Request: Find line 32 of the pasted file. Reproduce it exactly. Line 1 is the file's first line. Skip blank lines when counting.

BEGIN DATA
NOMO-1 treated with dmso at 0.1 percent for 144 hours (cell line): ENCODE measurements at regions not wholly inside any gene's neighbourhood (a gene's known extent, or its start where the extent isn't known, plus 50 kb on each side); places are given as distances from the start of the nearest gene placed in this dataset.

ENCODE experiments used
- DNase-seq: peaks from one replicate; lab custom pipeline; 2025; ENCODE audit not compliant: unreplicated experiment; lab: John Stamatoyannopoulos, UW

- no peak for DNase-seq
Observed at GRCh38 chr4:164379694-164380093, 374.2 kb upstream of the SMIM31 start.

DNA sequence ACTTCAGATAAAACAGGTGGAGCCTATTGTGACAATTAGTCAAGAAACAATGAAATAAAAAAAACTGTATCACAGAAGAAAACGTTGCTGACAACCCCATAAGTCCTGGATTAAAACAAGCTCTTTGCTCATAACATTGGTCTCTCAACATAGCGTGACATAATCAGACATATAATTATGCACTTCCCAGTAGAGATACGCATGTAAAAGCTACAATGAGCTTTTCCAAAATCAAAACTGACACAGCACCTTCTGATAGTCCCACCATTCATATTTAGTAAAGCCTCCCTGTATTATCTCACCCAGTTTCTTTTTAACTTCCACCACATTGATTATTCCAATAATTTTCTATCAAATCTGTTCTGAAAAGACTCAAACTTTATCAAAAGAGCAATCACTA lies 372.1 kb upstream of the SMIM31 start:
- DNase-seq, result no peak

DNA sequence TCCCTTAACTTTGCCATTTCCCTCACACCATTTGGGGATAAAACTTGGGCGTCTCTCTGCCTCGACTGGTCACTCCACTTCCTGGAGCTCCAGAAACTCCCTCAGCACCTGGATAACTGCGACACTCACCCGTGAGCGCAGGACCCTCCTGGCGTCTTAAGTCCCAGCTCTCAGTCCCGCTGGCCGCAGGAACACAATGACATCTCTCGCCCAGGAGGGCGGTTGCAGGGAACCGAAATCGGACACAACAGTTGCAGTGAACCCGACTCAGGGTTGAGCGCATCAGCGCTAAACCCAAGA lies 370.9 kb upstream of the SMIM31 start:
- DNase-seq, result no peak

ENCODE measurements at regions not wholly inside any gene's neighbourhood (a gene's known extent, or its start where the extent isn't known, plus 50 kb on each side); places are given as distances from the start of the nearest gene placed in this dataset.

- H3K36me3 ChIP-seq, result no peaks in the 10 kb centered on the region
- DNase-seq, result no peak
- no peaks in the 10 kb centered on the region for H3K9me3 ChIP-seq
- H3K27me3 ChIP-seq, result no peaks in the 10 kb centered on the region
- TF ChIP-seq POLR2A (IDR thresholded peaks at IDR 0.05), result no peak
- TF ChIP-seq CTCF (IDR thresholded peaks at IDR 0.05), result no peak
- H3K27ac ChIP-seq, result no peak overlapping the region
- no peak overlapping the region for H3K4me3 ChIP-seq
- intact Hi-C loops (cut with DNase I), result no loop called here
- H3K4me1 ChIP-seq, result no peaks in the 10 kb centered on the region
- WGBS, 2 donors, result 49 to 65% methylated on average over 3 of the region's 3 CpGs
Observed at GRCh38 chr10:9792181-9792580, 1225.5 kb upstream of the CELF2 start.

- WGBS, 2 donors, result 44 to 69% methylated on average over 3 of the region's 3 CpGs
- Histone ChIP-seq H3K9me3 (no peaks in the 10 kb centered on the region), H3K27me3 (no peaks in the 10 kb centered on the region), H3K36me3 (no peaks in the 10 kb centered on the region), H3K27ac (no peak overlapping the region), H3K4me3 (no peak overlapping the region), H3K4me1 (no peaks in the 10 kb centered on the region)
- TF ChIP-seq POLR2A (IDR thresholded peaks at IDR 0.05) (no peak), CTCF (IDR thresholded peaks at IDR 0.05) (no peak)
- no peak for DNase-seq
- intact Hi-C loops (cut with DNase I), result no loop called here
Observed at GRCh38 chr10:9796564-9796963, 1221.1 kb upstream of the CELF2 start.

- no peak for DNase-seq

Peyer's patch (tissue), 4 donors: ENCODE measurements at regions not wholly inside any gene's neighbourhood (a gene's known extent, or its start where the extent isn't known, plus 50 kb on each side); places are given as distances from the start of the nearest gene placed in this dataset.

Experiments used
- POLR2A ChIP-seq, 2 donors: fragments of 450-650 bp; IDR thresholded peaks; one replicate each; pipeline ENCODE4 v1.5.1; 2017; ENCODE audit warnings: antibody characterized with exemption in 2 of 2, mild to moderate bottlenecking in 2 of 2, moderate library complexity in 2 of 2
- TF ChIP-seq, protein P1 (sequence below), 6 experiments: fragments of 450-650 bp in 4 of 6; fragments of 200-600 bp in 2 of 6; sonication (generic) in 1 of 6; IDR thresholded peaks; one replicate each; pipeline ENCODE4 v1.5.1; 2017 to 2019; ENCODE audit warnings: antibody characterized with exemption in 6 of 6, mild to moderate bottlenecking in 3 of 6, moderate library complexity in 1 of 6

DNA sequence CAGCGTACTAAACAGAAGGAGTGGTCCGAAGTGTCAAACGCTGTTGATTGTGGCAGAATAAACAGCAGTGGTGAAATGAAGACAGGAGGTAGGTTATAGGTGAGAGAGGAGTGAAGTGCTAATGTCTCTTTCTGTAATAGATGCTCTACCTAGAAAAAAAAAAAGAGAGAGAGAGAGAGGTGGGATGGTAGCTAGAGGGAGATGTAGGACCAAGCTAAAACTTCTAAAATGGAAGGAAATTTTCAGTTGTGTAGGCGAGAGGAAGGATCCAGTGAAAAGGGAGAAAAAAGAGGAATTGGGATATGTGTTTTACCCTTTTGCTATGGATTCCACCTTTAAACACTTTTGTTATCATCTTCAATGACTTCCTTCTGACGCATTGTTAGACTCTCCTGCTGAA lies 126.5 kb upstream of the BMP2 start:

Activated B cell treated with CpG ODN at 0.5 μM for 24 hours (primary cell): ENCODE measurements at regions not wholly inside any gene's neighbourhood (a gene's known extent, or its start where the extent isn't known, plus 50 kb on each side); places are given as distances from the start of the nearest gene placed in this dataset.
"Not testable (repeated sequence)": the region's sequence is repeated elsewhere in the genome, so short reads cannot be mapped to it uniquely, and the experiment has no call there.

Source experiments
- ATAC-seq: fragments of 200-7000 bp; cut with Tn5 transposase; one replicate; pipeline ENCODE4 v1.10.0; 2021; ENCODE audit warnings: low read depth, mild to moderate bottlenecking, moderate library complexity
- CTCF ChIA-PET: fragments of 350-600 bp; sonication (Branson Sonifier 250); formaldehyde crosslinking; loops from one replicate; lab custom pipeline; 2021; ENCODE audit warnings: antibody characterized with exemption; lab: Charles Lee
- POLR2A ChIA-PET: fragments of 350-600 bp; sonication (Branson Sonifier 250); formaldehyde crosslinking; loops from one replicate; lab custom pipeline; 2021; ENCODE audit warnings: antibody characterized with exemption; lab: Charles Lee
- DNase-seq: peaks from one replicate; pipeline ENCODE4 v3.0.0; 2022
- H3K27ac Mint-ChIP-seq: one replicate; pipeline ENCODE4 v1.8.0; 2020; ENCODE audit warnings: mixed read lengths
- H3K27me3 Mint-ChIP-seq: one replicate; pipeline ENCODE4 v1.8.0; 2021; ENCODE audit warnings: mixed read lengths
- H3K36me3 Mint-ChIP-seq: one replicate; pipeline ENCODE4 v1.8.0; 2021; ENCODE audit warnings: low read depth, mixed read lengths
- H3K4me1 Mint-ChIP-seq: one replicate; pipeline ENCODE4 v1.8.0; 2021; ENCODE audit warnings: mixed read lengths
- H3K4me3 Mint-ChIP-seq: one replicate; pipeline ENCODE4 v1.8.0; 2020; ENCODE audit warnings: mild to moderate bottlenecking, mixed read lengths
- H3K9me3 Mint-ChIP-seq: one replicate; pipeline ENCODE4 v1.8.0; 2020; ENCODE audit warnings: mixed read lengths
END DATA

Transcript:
- POLR2A ChIP-seq, 2 donors: fragments of 450-650 bp; IDR thresholded peaks; one replicate each; pipeline ENCODE4 v1.5.1; 2017; ENCODE audit warnings: antibody characterized with exemption in 2 of 2, mild to moderate bottlenecking in 2 of 2, moderate library complexity in 2 of 2